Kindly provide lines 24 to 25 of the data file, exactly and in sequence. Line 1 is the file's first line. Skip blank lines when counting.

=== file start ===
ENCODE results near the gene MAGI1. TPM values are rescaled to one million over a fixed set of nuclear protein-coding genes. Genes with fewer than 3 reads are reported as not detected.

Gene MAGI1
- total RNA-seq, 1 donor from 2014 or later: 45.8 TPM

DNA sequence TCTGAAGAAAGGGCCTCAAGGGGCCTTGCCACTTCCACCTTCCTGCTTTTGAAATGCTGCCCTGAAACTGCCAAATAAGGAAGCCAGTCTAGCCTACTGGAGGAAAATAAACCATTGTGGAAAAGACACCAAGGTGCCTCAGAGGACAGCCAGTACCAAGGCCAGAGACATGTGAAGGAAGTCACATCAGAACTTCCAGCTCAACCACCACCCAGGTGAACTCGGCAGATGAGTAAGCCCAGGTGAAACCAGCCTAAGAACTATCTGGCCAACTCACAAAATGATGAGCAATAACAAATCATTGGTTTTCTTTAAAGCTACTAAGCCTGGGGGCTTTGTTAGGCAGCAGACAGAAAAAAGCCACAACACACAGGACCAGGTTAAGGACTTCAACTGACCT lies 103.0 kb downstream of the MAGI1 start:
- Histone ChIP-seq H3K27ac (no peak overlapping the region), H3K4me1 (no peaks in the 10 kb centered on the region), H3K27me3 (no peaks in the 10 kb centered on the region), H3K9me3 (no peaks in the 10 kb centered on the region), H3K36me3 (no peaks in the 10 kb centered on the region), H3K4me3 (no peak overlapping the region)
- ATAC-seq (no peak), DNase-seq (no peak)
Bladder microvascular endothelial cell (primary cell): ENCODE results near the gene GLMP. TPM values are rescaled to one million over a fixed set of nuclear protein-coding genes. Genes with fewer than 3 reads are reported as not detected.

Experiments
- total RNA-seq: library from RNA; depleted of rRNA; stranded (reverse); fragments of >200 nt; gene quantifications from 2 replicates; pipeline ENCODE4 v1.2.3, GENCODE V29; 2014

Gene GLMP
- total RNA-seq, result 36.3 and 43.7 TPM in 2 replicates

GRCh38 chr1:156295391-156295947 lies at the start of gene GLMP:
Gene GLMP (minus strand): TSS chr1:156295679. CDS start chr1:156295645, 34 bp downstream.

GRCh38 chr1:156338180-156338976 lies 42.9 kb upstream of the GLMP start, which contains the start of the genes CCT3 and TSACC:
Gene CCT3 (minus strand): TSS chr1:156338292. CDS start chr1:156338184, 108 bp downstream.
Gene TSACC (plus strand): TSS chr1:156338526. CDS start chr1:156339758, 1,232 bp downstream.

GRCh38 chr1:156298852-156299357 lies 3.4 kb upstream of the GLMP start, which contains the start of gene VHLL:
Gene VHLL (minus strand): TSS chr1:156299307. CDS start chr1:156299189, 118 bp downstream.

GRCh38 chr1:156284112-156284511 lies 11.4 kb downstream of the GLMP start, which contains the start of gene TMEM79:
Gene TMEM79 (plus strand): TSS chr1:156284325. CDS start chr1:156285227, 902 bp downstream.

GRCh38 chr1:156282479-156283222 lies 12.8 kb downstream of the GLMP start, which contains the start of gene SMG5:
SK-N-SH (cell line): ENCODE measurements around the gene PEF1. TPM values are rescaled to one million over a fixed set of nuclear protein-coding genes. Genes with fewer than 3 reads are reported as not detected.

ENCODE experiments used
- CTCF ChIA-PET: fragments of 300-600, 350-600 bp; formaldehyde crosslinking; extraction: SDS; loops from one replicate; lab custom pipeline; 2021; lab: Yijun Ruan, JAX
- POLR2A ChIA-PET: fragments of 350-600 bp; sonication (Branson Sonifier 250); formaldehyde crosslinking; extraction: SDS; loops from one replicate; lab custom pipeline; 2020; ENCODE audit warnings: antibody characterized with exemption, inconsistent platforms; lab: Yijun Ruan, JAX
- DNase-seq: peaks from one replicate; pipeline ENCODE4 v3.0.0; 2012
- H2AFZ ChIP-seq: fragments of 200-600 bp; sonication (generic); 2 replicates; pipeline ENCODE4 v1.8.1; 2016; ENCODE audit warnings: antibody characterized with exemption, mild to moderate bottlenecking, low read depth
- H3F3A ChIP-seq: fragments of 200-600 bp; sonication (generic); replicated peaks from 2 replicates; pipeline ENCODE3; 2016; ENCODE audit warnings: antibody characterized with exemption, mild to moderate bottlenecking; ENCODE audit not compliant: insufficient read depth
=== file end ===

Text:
- CTCF ChIA-PET: fragments of 300-600, 350-600 bp; formaldehyde crosslinking; extraction: SDS; loops from one replicate; lab custom pipeline; 2021; lab: Yijun Ruan, JAX
- POLR2A ChIA-PET: fragments of 350-600 bp; sonication (Branson Sonifier 250); formaldehyde crosslinking; extraction: SDS; loops from one replicate; lab custom pipeline; 2020; ENCODE audit warnings: antibody characterized with exemption, inconsistent platforms; lab: Yijun Ruan, JAX